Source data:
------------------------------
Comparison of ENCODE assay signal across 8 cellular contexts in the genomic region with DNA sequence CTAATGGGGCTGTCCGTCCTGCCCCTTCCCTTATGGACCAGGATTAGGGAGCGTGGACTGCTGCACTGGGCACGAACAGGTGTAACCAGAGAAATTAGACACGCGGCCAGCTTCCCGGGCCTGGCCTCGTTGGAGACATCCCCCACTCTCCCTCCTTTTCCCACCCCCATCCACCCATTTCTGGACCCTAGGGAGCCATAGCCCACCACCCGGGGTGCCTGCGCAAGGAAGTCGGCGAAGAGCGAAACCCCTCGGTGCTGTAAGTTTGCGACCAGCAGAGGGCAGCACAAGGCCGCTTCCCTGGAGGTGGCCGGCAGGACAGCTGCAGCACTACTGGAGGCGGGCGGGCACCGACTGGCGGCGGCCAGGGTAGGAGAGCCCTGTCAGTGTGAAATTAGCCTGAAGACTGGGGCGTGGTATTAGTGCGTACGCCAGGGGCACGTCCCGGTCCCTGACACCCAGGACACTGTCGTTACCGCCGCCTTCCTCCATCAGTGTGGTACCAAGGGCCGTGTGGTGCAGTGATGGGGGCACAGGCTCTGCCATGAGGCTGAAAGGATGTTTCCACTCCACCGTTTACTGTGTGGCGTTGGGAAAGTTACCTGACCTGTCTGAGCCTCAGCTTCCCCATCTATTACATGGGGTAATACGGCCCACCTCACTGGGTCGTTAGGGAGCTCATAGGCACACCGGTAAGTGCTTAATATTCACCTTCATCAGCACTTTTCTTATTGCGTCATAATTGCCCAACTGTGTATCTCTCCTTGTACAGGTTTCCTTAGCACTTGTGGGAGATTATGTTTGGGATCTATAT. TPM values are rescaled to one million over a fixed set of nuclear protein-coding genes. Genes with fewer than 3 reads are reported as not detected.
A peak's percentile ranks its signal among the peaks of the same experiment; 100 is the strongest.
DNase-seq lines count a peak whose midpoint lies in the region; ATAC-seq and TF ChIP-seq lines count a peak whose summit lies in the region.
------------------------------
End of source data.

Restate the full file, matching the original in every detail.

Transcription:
Comparison of ENCODE assay signal across 8 cellular contexts in the genomic region with DNA sequence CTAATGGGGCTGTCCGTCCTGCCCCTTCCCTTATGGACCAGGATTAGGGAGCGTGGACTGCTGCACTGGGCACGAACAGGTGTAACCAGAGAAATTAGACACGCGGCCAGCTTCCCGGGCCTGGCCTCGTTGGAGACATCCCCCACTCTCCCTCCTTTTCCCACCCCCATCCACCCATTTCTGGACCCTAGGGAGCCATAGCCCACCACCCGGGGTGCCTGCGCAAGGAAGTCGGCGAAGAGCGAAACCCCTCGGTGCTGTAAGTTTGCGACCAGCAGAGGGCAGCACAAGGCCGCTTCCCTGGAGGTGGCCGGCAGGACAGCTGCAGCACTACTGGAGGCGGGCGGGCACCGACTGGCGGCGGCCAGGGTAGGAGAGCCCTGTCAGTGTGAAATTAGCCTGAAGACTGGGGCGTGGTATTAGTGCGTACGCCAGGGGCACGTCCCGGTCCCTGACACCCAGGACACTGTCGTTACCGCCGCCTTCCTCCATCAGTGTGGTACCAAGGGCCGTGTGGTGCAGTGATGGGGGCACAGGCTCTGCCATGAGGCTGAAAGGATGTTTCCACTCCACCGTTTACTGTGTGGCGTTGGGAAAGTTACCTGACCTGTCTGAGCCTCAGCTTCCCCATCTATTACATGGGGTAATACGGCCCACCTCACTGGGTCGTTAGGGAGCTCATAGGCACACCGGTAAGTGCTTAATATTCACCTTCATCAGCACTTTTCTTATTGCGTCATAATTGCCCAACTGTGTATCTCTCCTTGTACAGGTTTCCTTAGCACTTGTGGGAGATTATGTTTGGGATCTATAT. TPM values are rescaled to one million over a fixed set of nuclear protein-coding genes. Genes with fewer than 3 reads are reported as not detected.
A peak's percentile ranks its signal among the peaks of the same experiment; 100 is the strongest.
DNase-seq lines count a peak whose midpoint lies in the region; ATAC-seq and TF ChIP-seq lines count a peak whose summit lies in the region.